SQL is a domain specific language, its domain being the manipulation of sets of rows with columns that have relationships amongst them. It happens to fit a lot of scenarios, specially business automation problems where machines are replacing and augmenting manual, well specified processes. But SQL sacrifices detail, from the concrete operation of the database to its inability to perform seemingly simple tasks. How do you open a window in SQL? How do you print a report in SQL? The answer is, you don't. Well, that's not strictly true, some extensions of SQL can allow you to do such things, but they are not really SQL. They are hacks built into the language so that managers and programmers convince themselves that they don't need to learn another language.

In fact, they are really learning to fit two paradigms in the same language, but marketing is calling it the same as what they already know so that it's easier to sell them the whole thing.

Some examples

The following are real world examples of these types of problems. I've found them everywhere, from SAP to custom built J2EE applications. Bear in mind, those are general rules and you'll sometimes have a valid exception for them. But surely it's not going to be the first, second or third time you encounter this. Exceptions to these rules are very, very uncommon.

Loops versus single SQL statements

Ignoring transaction isolation levels for a moment, you will agree that the following pieces of code are equivalent:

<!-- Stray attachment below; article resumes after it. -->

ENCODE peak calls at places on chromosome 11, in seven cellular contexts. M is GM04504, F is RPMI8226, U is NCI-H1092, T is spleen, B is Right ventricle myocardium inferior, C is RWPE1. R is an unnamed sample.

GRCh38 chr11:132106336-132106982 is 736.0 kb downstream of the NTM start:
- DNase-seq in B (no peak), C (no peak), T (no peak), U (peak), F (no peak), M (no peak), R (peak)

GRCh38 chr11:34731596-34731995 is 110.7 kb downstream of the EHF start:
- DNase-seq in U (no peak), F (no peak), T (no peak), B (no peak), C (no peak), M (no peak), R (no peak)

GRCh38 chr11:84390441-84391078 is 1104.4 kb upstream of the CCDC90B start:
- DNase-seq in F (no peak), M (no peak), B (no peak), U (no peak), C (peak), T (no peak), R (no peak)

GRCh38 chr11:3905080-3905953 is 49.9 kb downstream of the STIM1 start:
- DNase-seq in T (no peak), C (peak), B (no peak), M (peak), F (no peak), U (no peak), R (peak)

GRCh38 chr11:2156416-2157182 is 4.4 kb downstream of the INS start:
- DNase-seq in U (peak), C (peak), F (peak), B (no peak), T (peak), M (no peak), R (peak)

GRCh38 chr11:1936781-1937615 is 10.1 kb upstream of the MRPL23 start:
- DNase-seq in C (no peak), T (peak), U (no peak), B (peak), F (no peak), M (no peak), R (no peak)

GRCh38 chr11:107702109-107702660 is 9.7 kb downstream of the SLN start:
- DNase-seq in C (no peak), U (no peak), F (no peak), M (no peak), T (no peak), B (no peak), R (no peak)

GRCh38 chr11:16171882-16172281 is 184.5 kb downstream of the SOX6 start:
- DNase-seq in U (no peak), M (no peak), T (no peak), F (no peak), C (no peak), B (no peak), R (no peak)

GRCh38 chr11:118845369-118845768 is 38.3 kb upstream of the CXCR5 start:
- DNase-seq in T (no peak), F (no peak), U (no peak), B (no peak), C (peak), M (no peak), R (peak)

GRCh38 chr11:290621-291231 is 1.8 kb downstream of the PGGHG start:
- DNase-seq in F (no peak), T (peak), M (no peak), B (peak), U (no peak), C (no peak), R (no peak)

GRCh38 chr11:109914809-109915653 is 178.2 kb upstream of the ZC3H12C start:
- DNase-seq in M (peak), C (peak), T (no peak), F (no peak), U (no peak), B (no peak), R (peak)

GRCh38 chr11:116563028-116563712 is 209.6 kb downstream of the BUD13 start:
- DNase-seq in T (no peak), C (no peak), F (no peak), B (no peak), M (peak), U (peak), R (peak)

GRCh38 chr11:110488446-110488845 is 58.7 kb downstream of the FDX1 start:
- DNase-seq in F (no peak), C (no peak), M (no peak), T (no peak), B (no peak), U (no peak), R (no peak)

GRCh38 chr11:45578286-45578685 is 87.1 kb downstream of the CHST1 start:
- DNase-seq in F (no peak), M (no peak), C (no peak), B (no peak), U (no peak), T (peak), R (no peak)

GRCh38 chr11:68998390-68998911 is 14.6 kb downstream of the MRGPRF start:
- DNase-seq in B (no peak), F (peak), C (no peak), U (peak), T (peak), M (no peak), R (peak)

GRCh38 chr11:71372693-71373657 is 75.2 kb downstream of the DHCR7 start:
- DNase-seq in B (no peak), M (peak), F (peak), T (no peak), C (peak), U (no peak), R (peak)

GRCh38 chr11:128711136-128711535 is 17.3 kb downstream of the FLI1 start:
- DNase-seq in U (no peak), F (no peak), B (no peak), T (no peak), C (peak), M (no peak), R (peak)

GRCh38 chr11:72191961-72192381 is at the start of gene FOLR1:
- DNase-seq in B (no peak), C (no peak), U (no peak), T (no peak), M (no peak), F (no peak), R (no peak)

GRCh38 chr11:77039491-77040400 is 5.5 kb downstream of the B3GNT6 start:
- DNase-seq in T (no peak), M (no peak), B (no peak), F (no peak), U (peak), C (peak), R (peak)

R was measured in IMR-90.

SET T.A = 1
WHERE T.B = 2;

And yes, they do the same thing. But the seasoned procedural programmer delving into SQL tends to write the first version, because of the feeling of having complete control. But, and this should not come as a surprise, the second version usually performs much better, or at worst on par with the first one, is shorter and easier to maintain. This, taken to the extreme, makes people write:


instead of


and this time, believe me, for enough rows in T the performance difference is spectacular. Of course, in favor of the SQL statement.

Function calls in WHERE clauses

The following two pieces of code are also equivalent



But as you have guessed from the subject, the second is usually much faster, because you can use indexes to look up the values of R.A directly. Oh, yes, the latest version of your favorite database has function-based indexes, I hear you say. Well, what if you need to look up values based on the results of three different functions? Are you going to create an index for each and every different operation you perform? Function-based indexes are one of those features that can save you from disaster but only if you're one of the selected few that actually needs them, but are not useful on the general case.

Function calls versus in-line calculations